A trQop of the Fifth cavalry from
(Fort Bliss, have reached the city and
offered their services to guard the prop
erty of homeless people, piled' "In the
tstreets.t Colonel Van.Valzah, of Fort
Bliss, loaned the city-flfty-threo tents,
,and. the citizens' committee was out
with wagons gathering provisions for
'dlsjrlbufion among tho destitute. At
least 400 out of tho 620 families whose
homes are under water nre without tho
necessaries of life. Yesterday the
city council held a meeting and au
thorized the mayor to telegraph the
Texas senators and representatives In
congress to secure an appropriation
of $10,000 for relief of the flood vic
tims. Tho war department has Also
been appealed to for more tents.
A rise ot one foot Is reported up tho
river in New Mexico. The flood waters
In El Pa nnd East El Pobo cover
an nroa averaging four miles long and
three-quarters of a mile wide.
Sunta Fe. N. M., May 30. Dispatches
this morning state that heavy rains
have prevulled for 21 hours over tho
Rio qrando watershed for a distance
of 1C0 miles above Santa Fe, and the
rjver at Embudo, 50 miles north of
here has risen twelve inches In the last
24 hours. The swollen streams south
of Eepanola will double this rise before
it passes Sorocco, rendering the pros
pect three days hence extremely
gloomy at El Paso. All the lowlands
In Rio Grande valley above Espanola
STOLEN BONDS FOR SALE.
Representatives of' Burglars Offer- for
$50,000 to Return Securities Taken
Nearly Twenty Years Ago.
New York, May 20. Nineteen years
ago the country was startled by the
report of the biggest bank burglary
known In the history of the world. It
occuned Sunday, Oct. 2T, 1878. The
Manhattan Savings Institution, of this
city, was robbed of securities valued at
$2,747,700 and $11,000 In cash. .
With the exception of a few of the
bonds offered for sale some time ago,
none of th securities has been recov
ered. It was believed. that they had
been burled or destroyed. '
That the securities are still In ex
istence la known here. A short time
ago negotiations were opened between
men said to represent the burglars,
'and President Bird, of the Manhattan
Savings Institution, for their return.
The burglars have made a demand
for $50,000 and no questions to be
asked, with the understanding that the
securities are to be handed over In
good shape, and that immediately upon
their delivery the money shall be paid
President Bird, who at the time of
the robbery was paying teller) of the
Manhattan Savings Institution, said to
day that $50,000 had been asked for the
return of the bonds and although the
bank officials would like to get them
back he declared they would not pay
that amount. Continuing Mr. Bird
"Many of the securities are worth
less today, I should say, since the gov
ernment came to our assistance some
time aco by an act of congress au
thorizing the secretary of the treas
ury to re-Issue duplicates in place of
the stolen United. States bonds.
"There was a number of other bonds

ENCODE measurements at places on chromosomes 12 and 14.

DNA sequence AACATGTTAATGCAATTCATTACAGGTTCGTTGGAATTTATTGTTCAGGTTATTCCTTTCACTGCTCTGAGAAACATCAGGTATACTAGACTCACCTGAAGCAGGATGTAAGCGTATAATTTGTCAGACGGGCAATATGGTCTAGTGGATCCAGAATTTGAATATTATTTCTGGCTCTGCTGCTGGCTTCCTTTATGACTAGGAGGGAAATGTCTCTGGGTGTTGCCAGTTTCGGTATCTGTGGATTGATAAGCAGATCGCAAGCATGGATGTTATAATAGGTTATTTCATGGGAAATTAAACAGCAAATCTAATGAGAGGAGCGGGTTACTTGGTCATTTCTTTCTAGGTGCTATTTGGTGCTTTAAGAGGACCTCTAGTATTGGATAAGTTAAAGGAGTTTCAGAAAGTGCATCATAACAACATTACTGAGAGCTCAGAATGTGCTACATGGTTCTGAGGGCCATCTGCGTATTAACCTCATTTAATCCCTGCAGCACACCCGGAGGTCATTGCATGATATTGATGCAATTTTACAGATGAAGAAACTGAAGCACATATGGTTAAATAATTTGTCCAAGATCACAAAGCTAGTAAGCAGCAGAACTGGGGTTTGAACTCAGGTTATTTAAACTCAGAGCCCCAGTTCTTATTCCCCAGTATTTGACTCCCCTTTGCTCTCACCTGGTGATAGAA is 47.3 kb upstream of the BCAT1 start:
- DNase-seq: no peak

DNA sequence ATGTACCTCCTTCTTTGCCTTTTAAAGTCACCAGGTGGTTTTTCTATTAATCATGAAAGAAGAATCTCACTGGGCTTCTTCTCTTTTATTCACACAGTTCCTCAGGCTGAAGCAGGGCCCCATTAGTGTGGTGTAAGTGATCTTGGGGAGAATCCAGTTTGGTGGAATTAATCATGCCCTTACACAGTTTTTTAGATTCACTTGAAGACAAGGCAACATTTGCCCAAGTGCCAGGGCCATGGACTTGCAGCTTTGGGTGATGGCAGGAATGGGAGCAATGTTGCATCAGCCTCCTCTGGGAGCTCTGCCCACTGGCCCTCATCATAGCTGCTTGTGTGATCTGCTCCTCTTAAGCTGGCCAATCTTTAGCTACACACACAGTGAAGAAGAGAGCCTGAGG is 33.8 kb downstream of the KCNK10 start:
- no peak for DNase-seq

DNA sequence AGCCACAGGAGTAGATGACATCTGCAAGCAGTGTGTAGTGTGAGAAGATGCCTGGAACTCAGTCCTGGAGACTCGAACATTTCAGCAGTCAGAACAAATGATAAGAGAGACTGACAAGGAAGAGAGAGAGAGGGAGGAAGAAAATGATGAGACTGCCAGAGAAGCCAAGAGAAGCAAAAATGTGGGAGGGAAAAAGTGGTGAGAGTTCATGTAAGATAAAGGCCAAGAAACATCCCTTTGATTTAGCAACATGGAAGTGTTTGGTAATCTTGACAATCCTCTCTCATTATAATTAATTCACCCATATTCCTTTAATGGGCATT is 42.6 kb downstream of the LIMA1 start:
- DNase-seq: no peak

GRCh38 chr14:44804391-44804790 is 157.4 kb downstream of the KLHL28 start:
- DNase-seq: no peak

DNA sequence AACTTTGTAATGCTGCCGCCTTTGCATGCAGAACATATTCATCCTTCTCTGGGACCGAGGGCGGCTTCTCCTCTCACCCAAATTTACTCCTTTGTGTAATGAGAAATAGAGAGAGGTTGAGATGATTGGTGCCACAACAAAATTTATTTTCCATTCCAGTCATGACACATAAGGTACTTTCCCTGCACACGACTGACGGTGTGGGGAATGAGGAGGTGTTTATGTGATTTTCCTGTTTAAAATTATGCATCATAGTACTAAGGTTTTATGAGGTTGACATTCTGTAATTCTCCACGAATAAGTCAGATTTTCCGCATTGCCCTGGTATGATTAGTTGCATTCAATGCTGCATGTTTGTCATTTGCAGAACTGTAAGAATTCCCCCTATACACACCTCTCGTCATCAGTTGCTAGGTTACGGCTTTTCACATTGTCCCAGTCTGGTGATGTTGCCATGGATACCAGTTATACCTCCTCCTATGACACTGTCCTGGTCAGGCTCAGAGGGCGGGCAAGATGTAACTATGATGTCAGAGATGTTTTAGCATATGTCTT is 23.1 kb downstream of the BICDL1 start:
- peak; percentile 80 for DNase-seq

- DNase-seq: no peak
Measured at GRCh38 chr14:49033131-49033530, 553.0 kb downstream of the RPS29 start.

Issued by cities and corporations, how
ever. Some of these are due soon and
of course we would" like to have the
originals as It would make It easier for
us to collect the money Involved.
"I refer .particularly to the Yonkers
city 7 per cent, coupon bonds. There
were $118,000 Yonkers bonds stolen and
out of that amount we have received
$93,000 which leaves $20,000 due."
Mr. Bird stated that he believed the
offer to be made In good faith, and the
case has been placed In the hands ot
the bank's counsel. Those who partici
pated In or were concerned In the rob
bery were Jimmy Hope, John Hope,
Patrick Shevelln, the watchman of the
banV; "Will Kelly, Peter Emerson, alias
"Banjo Pete;" John Nugent, a police
man; Eddie Gearing, alias "Eddie
Goodie;" John Tracy and "Johnny"
Dobbs. Of these, Jimmy and1. John
Hope are living In this city. The others
are all either dead or In prison.
WILL CLIMB ST. ELIAS.
Prince Luigl mid Followers Will Un
dertake 11 Foolhardy Task.
Now York, May 30. Prince Luigl
Arnedeo of Savoy, Duke of Abruzzl,
and nephew of the king of Italy, and
who has come to America for the pur
pose ascending Mount St. Ellas, Alaska,
left this morning on a special train of
the Pennsylvania railroad for Chicago.
He was 'accompanied by hH aide de
camp, Chevalier Umberto Cagnl,
Chevaliers Vlttorlo Selta nnd Francis
co Gonnella and Dr. FUllppl. He also
takes with' him fivo experienced Al
pine mountain guides..
Dedication nt West Point.
West Point, -N. Y., May 30. Many dis
tinguished officers of tho United States
Army and other Invited guestH have ur
rived to attend the dedication ceremonies
of the battle monument tomorrow.
Among the number are Becrctary of War
Alger, Adjutant General Ruggles, Briga
dier General John M. Wilson and Gen
eral George S. "Greene, the oldest living
graduate ot the military academy,
Decorated Ellsworth's Grave.
Saratoga, N. Y May SO. The Ellsworth
Zouaves, of New York, this afternoon
Joined with Post Ellsworth and other or
ganizations at Mechanlcsvlllo, Saratoga
county, In dreoratlng the grave of Colonel
Flmer D, Ellsworth In Mechantcsvlllo
TIIE NEWS THIS MOKNINU.
Weather Indications Today!
1 (General) The Porte's Amiability Re
garded with Suspicion. .
Tho Spanish Cabinet Crisis.
Progiesu of tho Tariff Debate,
Serious Break In the Levee at Baton
2 (Sport)-Base Ball.